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New guidelines to standardise dog rehoming and adoption practices, and dog training and behaviour rehabilitation

14 Jan 2022

- Put together by members of the Rehoming and Adoption Work Group (RAWG) incorporating inputs from close to 4,000 responses from a month-long public consultation


Pet owners, animal welfare groups, dog trainers, veterinarians and members of the public can now refer to new guidelines for dog rehoming and adoption practices, as well as for dog training and behaviour rehabilitation.

These guidelines were developed by the multi-stakeholder Rehoming and Adoption Workgroup (RAWG), which includes veterinarians, dog trainers and members of animal welfare groups. RAWG is led by Minister of State for National Development, Mr Tan Kiat How, and supported by the Animal & Veterinary Service (AVS), a cluster of the National Parks Board (NParks). Formed in October 2020 to improve dog rehoming and adoption processes, RAWG also identified the need to look into raising the standards of the dog training industry.

In drawing up the guidelines, the RAWG also incorporated inputs from the various stakeholders in the pet industry, taking reference from the science behind animal behaviour to improve animal welfare, and to encourage better adoption practices in the pet community. These guidelines were finalised after the RAWG held nine focus group discussions, followed by a month-long online public consultation from October to November 2021. The launch of these guidelines marks the completion of the work done by the RAWG.

More than 80% of the feedback received supported standard guidelines on the rehoming, adoption and training of dogs in Singapore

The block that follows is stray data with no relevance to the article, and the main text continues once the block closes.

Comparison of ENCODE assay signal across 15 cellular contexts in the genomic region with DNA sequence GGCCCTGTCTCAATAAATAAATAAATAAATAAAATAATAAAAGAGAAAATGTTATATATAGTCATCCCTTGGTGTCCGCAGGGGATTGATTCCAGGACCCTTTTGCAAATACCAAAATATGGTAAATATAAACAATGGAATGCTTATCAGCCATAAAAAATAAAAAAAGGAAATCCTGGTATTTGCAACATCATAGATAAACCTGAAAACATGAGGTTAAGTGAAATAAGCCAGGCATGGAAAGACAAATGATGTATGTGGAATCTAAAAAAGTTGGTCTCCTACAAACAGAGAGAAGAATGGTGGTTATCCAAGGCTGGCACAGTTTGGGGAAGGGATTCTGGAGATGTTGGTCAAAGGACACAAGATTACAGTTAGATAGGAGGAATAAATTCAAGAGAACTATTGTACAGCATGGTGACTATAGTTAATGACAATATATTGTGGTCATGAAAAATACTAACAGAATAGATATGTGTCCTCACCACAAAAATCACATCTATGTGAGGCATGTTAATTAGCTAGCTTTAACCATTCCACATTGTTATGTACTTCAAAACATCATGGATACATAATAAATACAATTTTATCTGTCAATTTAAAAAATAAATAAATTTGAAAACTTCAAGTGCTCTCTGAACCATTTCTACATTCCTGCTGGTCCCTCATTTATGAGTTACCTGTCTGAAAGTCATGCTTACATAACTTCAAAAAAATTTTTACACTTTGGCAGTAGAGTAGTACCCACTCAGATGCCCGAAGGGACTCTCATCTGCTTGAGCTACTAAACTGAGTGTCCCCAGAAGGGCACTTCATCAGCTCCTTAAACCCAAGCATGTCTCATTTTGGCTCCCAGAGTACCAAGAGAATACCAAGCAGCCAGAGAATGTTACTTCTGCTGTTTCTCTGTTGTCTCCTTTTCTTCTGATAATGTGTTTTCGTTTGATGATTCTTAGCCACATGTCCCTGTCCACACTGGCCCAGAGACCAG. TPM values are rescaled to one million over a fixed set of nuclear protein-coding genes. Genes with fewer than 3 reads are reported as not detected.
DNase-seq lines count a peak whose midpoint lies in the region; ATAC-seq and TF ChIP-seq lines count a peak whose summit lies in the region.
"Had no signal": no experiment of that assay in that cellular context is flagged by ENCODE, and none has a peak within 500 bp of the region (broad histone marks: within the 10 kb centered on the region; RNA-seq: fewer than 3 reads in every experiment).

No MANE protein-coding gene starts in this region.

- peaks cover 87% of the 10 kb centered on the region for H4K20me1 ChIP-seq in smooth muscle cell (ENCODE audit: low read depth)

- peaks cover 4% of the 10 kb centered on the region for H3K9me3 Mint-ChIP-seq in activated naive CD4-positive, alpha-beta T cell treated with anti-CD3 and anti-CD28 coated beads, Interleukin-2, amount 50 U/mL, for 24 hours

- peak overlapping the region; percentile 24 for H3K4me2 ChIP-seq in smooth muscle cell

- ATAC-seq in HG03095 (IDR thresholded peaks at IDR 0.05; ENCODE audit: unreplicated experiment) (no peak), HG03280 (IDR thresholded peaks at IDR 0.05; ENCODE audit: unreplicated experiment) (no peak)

The online public consultation, that closed on 8 November 2021, drew close to 4,000 respondents, of which more than 90% were pet owners. Overall, the respondents were highly supportive of RAWG’s efforts to develop standard guidelines on the rehoming, adoption and training standards of dogs in Singapore and most of their suggestions have been included in the proposed guidelines.

Rehoming and Adoption Guidelines

The guidelines lay out the guiding principles for the adoption and rehoming of dogs which were previously left to the stakeholders involved in the adoption process, leading to varying levels of understanding and agreement. One key area identified from the survey was for open communication among all parties throughout the adoption process and post-adoption. This ensures common understanding on how best to safeguard the dog’s welfare, and for early intervention if issues arise. The guidelines also cover the roles and responsibilities of the rehomer and adopter, and how adopters could be better supported post-adoption.

These principles were also validated by the public during the online consultation, with many noting that potential adopters should be aware of the responsibilities and obligations that come with adopting a dog. Concerns were also raised about the transparency regarding the health status of the dogs, and the need to keep open communication between adopters and animal welfare groups (AWGs). These concerns have been addressed in the new guidelines, which state that existing medical conditions and behavioural history of the dog should be clearly assessed and made known to all relevant parties before adoption. Pre-adoption screening, adoption processes and post-adoption support should be robust and clearly communicated to adopters.